6 ways employers can support nursing parents

Career woman on phone at work while holding her baby who sits on her desk. Career woman on phone at work while holding her baby who sits on her desk. Career woman on phone at work while holding her baby who sits on her desk. Career woman on phone at work while holding her baby who sits on her desk.

Key takeaways

Workplaces with robust breastfeeding support stand out as employers of choice. Elevate how your workplace supports nursing parents with these six ideas.

Breastfeeding offers many benefits to both parents and babies. The American Academy of Pediatrics recommends breastfeeding until at least 1 year of age or until both parent and baby are ready to stop, while the World Health Organization recommends breastfeeding until two years or longer.

Deciding to breastfeed is a personal matter, and it can be a very rewarding experience. However, it can create challenges for parents returning to work after maternity leave. Pumping milk at work requires significant energy, determination, and planning from parents.

That’s why in April 2023, the Providing Urgent Maternal Protections for Nursing Mothers Act (PUMP Act) went into full effect. Under this law, more workers in most industries have the right to:

  • Reasonable break time for pumping for a year after giving birth.
  • A private space to pump, other than a bathroom, that’s shielded from view and free from intrusion from coworkers and the public.

While the PUMP Act provides important protections for working parents, it behooves companies to go beyond these legal requirements and implement more supportive measures. Two-in-five workers are parents with a child under age 18 at home, and workplaces with robust breastfeeding support stand out as employers of choice.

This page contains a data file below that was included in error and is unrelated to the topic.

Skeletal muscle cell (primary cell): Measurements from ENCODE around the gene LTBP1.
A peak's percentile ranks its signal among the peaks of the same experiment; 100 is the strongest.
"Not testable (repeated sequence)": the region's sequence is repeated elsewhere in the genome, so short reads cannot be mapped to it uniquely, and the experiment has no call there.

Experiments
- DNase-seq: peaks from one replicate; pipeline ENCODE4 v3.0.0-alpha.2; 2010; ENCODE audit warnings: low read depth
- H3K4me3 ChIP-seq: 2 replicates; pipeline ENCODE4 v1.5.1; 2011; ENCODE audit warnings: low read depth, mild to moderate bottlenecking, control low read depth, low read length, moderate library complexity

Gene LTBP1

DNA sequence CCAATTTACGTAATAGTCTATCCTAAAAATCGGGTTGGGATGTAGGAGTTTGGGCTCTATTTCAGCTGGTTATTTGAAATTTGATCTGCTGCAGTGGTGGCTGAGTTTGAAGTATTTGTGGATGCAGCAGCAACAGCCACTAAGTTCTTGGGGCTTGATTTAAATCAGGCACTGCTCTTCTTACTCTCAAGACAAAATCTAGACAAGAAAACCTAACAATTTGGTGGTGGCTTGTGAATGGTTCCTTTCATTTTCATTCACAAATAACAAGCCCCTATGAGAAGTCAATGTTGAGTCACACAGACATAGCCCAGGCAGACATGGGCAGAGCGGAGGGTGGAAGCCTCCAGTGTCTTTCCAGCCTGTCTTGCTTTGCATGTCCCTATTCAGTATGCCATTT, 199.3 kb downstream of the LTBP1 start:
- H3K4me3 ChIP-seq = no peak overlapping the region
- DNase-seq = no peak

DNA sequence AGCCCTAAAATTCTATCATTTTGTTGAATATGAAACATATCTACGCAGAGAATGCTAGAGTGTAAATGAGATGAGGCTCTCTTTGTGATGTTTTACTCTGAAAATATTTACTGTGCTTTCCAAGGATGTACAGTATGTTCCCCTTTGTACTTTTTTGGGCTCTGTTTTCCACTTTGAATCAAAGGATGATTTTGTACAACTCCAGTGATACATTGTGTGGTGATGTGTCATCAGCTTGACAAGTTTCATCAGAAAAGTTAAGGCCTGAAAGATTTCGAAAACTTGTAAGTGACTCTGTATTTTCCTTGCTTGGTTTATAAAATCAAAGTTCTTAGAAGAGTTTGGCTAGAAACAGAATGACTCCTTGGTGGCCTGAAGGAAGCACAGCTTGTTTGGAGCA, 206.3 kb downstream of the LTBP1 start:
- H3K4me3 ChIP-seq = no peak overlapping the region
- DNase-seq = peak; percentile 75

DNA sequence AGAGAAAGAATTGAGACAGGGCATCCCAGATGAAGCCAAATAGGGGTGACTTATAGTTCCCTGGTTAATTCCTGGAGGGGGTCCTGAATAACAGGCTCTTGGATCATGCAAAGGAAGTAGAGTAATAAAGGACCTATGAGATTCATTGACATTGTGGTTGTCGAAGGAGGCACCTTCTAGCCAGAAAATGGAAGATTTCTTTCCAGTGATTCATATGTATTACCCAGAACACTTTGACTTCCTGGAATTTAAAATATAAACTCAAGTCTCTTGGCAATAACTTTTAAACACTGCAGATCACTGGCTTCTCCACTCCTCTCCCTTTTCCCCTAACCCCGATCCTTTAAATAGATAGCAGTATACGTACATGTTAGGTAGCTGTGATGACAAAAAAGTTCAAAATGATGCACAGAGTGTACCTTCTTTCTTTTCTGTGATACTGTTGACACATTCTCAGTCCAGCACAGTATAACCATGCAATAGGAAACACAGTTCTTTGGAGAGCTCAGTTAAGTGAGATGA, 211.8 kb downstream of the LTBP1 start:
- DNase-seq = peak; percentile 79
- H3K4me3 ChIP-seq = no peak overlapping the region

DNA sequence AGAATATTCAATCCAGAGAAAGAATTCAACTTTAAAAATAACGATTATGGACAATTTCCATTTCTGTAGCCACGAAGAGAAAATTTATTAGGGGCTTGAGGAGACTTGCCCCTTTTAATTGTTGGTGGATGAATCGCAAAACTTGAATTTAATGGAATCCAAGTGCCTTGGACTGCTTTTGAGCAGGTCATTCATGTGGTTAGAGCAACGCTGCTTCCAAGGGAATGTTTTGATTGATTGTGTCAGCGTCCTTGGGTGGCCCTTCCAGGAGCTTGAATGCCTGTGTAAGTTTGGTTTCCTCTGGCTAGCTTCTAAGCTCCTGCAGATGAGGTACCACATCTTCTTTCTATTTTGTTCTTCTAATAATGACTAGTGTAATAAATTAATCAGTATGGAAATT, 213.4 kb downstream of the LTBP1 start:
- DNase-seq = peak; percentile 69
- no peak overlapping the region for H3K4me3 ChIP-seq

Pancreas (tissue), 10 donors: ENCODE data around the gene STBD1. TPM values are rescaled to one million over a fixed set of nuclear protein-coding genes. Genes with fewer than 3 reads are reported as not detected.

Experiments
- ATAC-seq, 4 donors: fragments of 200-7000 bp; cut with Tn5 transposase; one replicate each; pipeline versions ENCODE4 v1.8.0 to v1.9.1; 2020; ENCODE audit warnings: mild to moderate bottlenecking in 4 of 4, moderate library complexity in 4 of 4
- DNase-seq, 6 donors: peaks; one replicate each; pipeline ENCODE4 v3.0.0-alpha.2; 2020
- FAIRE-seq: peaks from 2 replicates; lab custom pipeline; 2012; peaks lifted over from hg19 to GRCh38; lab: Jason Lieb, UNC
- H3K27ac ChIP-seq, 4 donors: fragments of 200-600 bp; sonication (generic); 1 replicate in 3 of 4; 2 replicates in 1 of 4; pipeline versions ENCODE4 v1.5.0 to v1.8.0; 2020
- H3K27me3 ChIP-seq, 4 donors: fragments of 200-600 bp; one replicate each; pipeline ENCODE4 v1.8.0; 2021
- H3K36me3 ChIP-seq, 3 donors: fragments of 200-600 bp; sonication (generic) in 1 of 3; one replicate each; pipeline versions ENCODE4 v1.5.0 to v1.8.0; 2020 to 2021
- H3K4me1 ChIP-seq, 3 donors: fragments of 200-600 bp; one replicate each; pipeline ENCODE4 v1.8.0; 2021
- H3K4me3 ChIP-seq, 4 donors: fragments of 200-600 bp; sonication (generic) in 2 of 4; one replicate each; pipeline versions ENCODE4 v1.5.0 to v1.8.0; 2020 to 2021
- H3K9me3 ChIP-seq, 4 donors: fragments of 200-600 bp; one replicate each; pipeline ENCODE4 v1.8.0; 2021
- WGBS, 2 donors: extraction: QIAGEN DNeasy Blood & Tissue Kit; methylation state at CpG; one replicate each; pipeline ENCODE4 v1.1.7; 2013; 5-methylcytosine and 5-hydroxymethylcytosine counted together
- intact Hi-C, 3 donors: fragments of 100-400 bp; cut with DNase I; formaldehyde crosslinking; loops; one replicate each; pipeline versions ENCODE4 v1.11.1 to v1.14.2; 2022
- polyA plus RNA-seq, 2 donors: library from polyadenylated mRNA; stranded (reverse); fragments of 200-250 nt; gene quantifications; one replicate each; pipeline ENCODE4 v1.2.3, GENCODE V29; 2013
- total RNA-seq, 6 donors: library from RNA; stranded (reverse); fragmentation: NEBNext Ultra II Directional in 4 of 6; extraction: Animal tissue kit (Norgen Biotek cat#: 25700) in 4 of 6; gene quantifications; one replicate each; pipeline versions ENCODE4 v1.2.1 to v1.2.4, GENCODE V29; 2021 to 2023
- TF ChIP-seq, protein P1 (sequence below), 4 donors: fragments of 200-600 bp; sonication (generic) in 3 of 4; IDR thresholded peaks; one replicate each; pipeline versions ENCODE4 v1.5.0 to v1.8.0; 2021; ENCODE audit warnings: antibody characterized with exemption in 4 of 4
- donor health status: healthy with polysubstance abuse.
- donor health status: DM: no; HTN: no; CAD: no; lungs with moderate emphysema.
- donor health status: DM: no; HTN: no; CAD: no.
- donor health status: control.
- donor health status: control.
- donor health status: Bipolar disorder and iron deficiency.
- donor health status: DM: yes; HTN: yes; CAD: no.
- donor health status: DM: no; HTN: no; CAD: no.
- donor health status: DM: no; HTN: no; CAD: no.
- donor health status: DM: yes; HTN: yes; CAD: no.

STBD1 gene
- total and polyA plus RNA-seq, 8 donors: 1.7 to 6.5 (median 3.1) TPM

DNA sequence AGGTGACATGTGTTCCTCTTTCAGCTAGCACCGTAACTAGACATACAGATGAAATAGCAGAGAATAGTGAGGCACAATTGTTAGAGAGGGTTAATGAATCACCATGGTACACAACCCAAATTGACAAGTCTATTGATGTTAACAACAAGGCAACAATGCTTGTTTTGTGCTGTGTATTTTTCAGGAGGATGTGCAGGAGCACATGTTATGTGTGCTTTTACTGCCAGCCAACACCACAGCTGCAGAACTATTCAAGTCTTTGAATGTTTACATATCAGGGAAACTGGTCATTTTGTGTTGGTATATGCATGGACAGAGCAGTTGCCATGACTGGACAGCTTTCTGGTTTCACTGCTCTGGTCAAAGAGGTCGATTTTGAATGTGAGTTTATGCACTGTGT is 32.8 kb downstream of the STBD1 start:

Are you ready to elevate how your workplace supports nursing parents?  Keep reading for six ideas!

1. Flexible work arrangements

For employers that can offer them, flexible work arrangements, such as telecommuting or flex schedules, can help make it easier for parents to balance nursing/pumping and their careers.

2. A comfortable lactation space

A folding chair crammed into a supply closet isn’t an ideal setup for pumping parents. Instead, try to provide nursing parents with a dedicated space that’s comfortable, sanitary, quiet, and private. Here are some items the lactation room could have:

  • A comfortable chair that can be washed and sanitized
  • Clear access to an electric outlet
  • A small table
  • A refrigerator for storing breast milk
  • A microwave for sanitizing breast pump equipment
  • If possible, a sink for washing breast pump parts
  • Gentle lighting, such as a lamp
  • Breast milk storage bags
  • Paper towels and sanitizing wipes
  • Lockers or storage space
  • A sign identifying the room as a lactation space and a “privacy please” sign for when room is in use
  • A shared online room usage schedule

Some companies even purchase or rent hospital-grade corporate breast pumps for employees to use at work. These pumps are more powerful than personal use pumps, and they help parents produce more breast milk in less time.

3. Professional lactation consultant services

Lactation consultants offer breastfeeding support and education and can help parents with issues that may come up. Providing employees with access to a certified lactation consultant can help make the transition from home to work less stressful.

4. Extended breastfeeding accommodations

 Deciding to breastfeed beyond a year is a very personal decision, yet some parents are forced to stop pumping at one year because that’s when their legal rights to pumping breaks end. We recommend supporting nursing employees until they decide to stop pumping or breastfeeding.

5. Breast milk shipping services

 If you have employees who travel for work, consider a breast milk shipping service like Milkstork that facilitates getting pumped milk home.

6. Communication of lactation policy information

 Does your workplace support nursing parents? Help ensure your employees are aware of their rights—and all the great lactation support you provide—by communicating your lactation policies and benefits to employees.

Want more? Check out these 7 benefits for expectant parents.

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